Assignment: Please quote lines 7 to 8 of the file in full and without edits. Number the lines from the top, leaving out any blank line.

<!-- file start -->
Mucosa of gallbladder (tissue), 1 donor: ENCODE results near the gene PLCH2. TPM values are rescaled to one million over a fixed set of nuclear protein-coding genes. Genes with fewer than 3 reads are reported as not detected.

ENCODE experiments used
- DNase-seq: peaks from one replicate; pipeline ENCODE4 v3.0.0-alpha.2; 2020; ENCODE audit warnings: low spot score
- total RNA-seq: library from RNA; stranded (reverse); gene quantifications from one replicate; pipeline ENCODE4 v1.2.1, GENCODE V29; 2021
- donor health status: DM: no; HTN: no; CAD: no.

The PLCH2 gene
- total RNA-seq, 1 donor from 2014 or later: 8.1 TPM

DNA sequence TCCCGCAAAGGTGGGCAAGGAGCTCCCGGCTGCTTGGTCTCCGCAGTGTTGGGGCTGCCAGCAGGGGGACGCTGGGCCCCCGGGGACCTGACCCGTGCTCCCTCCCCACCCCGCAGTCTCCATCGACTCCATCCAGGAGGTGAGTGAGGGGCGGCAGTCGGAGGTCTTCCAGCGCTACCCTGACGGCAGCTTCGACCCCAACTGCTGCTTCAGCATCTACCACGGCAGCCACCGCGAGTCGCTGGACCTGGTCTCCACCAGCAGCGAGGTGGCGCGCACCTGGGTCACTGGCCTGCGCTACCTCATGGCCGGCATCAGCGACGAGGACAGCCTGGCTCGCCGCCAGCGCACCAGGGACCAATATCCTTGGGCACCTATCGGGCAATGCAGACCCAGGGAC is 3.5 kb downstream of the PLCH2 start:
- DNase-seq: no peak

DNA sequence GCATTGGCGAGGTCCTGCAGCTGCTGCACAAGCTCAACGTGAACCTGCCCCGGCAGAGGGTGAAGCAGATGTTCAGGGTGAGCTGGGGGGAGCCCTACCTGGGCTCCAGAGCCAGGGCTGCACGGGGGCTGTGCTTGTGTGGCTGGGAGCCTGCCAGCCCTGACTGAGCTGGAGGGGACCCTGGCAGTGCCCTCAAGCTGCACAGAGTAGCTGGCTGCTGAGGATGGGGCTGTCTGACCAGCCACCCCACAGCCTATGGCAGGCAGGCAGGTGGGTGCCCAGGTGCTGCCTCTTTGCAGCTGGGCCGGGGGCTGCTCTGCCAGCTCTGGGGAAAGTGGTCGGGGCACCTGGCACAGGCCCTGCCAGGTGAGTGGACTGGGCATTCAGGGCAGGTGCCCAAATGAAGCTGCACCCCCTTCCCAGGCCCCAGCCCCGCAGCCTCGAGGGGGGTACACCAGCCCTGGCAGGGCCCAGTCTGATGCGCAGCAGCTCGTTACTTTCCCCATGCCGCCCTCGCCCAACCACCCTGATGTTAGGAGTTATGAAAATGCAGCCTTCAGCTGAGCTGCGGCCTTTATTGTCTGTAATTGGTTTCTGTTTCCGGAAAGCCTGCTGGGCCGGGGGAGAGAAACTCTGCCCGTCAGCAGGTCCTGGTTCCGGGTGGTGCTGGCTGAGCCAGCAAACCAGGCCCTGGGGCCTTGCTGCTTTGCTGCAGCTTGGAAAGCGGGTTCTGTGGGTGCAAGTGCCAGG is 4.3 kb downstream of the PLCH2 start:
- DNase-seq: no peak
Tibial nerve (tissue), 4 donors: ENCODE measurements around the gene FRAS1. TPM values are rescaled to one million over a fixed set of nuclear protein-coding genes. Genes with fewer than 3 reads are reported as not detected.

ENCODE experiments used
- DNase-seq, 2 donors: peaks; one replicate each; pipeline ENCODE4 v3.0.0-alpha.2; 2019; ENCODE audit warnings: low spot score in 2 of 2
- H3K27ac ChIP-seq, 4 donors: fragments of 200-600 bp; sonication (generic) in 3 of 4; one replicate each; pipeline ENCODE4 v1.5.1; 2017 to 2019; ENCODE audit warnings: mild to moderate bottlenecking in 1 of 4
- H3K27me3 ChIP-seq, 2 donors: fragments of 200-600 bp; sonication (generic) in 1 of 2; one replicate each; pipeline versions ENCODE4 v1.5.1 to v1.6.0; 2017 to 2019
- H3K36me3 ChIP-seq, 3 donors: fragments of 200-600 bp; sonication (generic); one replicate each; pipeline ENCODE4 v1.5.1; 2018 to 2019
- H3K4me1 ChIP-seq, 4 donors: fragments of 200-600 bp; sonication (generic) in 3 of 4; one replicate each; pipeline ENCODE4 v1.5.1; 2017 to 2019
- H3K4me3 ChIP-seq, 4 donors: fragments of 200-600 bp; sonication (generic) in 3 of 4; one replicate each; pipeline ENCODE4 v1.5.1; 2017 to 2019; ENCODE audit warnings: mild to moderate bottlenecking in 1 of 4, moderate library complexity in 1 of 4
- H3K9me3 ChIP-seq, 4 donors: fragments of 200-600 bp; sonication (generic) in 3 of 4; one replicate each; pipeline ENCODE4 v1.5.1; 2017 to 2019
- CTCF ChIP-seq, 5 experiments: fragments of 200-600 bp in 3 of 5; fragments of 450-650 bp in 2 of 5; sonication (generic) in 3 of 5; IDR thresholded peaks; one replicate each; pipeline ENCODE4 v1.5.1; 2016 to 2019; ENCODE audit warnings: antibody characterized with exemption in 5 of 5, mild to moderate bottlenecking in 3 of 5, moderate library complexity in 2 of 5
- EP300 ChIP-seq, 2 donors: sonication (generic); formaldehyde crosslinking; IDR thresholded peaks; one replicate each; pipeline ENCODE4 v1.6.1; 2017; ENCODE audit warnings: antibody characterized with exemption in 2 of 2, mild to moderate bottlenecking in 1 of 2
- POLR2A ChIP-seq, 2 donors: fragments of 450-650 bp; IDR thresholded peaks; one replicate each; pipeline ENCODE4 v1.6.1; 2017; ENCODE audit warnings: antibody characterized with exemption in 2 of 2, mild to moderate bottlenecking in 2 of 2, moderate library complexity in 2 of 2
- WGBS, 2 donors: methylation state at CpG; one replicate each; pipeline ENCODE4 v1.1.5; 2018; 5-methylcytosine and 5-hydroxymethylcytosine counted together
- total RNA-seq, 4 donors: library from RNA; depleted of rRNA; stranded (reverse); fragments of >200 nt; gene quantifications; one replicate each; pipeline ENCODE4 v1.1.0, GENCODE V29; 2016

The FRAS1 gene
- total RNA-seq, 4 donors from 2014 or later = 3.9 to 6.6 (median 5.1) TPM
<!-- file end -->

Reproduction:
- total RNA-seq, 1 donor from 2014 or later: 8.1 TPM

DNA sequence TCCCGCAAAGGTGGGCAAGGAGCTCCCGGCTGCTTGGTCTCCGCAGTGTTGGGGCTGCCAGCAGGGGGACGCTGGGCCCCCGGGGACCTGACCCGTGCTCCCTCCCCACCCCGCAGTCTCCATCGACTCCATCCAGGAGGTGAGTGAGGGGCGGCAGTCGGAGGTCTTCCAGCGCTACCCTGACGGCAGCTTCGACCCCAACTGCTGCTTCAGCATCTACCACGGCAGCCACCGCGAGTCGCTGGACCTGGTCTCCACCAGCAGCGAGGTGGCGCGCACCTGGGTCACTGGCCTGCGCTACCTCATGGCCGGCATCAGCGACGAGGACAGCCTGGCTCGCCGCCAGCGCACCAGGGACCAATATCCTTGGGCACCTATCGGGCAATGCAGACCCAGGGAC is 3.5 kb downstream of the PLCH2 start: